In the start-up world of Silicon Valley, failure is a badge of honor that entrepreneurs and investors wear proudly on their sleeve. In the social sector, however, failure is often swept under the rug or treated as a one-off exception. Over the past 12 years at Acumen, we’ve seen that a key part of successfully supporting emerging social enterprises is the ability to take a risk on an untested idea, and have the patience to test, fail, and re-test the idea until the model is proven. The mindset and ability to learn from failure is a critical success factor.
In 2005, the Aga Khan Agency for Microfinance (AKAM) launched a new company, First Microinsurance Agency (FMiA), with the help of a $5.4M grant from the Bill & Melinda Gates Foundation to test new micro-insurance products for the poor in Pakistan. Acumen invested $384,000 in equity capital. In addition, to help the company grow, Acumen and AKAM provided a $1.8M stop loss facility that would bear 90 percent of the company’s cumulative underwriting losses (i.e., the shortfall of premium income over claims payments) in order to encourage a mainstream commercial insurer to underwrite FMiA’s policies. The business plan envisaged that the firm would grow rapidly and break even within three years.
At the time there were no successful precedents for commercially viable health micro-insurance products for the poor; the company was as much an experiment as it was a business model, but one whose social impact had the potential to revolutionize the way poor communities access healthcare. FMiA’s approach was to leverage existing micro-finance networks to sell their micro-insurance products, and gradually increase their customer base until they could become financially sustainable. Their initial products focused on mitigating two commonly faced risks: death of a family breadwinner and hospitalization due to severe illness or maternity complications.
By the end of 2009, close to 21,000 people were insured through FMiA’s health products. Although the company was growing rapidly, it faced two significant challenges: a high claims ratio for their health insurance product due to low premium payments, and a claims management system that was susceptible to distortion. The low premium payments were partially a result of a campaign to entice new customers by lowering the initial price of the premium, and then a resulting inability to raise prices back to a sustainable rate. When FMiA’s management tried to bring in experts from AKAM to address the situation, an external factor (an armed insurgency in a nearby province) prevented them from completing the work on schedule, leading to a damaging time delay. By the end of 2011, the company faced heavy underwriting losses from the health product, and the decision was made to close down FMiA. Acumen Fund wrote off its equity investment in the company and withdrew its share of remaining funds in the stop loss facility.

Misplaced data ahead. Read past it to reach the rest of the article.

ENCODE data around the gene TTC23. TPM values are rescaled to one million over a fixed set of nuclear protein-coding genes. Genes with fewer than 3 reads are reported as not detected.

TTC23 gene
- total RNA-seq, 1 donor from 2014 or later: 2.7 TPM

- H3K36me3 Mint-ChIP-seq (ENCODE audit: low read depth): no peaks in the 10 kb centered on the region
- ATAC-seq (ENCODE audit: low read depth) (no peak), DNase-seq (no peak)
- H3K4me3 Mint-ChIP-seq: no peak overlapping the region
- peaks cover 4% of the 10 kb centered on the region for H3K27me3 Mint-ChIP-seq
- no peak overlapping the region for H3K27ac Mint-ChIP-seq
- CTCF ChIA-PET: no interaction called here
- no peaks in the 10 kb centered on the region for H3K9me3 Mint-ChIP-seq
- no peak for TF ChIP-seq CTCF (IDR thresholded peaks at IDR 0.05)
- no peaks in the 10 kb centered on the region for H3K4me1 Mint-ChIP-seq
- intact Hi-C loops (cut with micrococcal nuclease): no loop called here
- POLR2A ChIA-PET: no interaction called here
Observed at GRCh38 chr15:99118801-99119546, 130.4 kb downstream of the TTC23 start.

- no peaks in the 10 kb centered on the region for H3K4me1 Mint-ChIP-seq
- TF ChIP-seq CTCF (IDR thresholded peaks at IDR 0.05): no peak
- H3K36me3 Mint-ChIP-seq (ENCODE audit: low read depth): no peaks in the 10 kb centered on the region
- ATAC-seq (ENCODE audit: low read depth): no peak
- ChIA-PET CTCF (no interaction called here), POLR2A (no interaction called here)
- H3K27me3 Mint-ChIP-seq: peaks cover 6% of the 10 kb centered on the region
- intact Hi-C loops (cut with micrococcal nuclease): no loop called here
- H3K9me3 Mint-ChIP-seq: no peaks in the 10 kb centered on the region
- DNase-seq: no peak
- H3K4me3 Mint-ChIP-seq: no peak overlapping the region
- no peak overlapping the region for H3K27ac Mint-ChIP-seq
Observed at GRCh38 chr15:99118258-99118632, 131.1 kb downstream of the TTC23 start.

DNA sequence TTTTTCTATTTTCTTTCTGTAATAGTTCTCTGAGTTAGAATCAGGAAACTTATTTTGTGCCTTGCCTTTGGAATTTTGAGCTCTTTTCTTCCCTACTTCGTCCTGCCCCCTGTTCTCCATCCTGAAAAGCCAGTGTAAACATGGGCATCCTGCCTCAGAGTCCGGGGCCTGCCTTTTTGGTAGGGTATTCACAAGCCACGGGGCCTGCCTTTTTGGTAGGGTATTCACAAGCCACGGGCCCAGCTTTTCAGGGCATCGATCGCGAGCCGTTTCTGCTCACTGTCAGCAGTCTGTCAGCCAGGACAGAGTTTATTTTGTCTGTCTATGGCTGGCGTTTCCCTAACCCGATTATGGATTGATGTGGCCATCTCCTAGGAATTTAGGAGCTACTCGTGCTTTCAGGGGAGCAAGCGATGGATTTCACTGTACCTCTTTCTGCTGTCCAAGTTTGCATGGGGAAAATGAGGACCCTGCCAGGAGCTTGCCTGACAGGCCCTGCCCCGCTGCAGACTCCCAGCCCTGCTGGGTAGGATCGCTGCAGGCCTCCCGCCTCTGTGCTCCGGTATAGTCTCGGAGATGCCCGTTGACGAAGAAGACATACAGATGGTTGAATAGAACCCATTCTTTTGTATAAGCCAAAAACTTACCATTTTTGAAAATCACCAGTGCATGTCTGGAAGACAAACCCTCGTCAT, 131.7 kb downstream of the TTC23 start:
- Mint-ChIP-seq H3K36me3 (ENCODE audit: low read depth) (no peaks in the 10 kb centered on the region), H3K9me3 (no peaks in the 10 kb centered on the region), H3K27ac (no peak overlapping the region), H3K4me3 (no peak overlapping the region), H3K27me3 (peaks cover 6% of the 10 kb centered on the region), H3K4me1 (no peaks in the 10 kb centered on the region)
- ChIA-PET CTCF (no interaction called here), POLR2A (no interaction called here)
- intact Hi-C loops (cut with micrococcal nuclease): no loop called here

By traditional investing standards Acumen’s investment in FMiA was a failure as it did not generate any financial return and ultimately had to be written off. However, the direct social impact created by the company was substantial. In spite of its financial woes, by 2011 the health micro-insurance product and the life micro-insurance product covered nearly 400,000 people combined. In addition, above and beyond the direct impact created through FMiA are the indirect lessons learned about what it takes to run a successful social business in the micro-insurance sector. For Acumen three key themes emerged:
- Quick iteration in the “validate” stage is critical: FMiA was not able to test and learn from what was successful and what failed quickly enough to make the necessary improvements in their products. Part of this was due to external factors (the armed insurgency), but it was also due to an unwillingness to slow growth until the kinks in the product were ironed out.
- Unit Economics: Before starting to scale, FMiA had not truly understood the unit economics of their health product. They did not understand the full ramifications when they lowered premium prices to entice new customers, and then were stuck with the low prices in the long-term. If the company had worked out the unit economics clearly it may have had greater long-term success, while sacrificing short-term growth. Over time Acumen has seen that clarity on unit economics is critical in all of our investee companies, no matter the sector.
- Leadership: In many ways FMiA was simply ahead of the innovation curve for micro-insurance products in Pakistan. They had the courage and audacity to sell a completely new product in an untested market and a geography that presents challenges even for traditional businesses, and the humility to understand that it was time to move on when the company was no longer viable.
FMiA’s initial ‘experiment’ may have failed in the conventional sense, but the lessons learnt and social impact generated is significant.
Equally important, after closing the business FMiA’s staff and assets were acquired by New Jubilee Life Insurance, a large, traditional insurance provider looking to move into the micro-insurance market. The pioneering work done by FMiA to develop a viable micro-insurance business is continuing to develop within NJLI, and the business plan for the former FMiA projects financial break-even in 2016. By embracing the lessons learned from early failure and readily accepting the consequences of placing capital at risk, Acumen, the Gates Foundation, AKAM and FMiA ultimately were able to create a template for providing sustainable micro-insurance products to the poor.
Farrukh Khan is director of Acumen Pakistan. Follow him on Twitter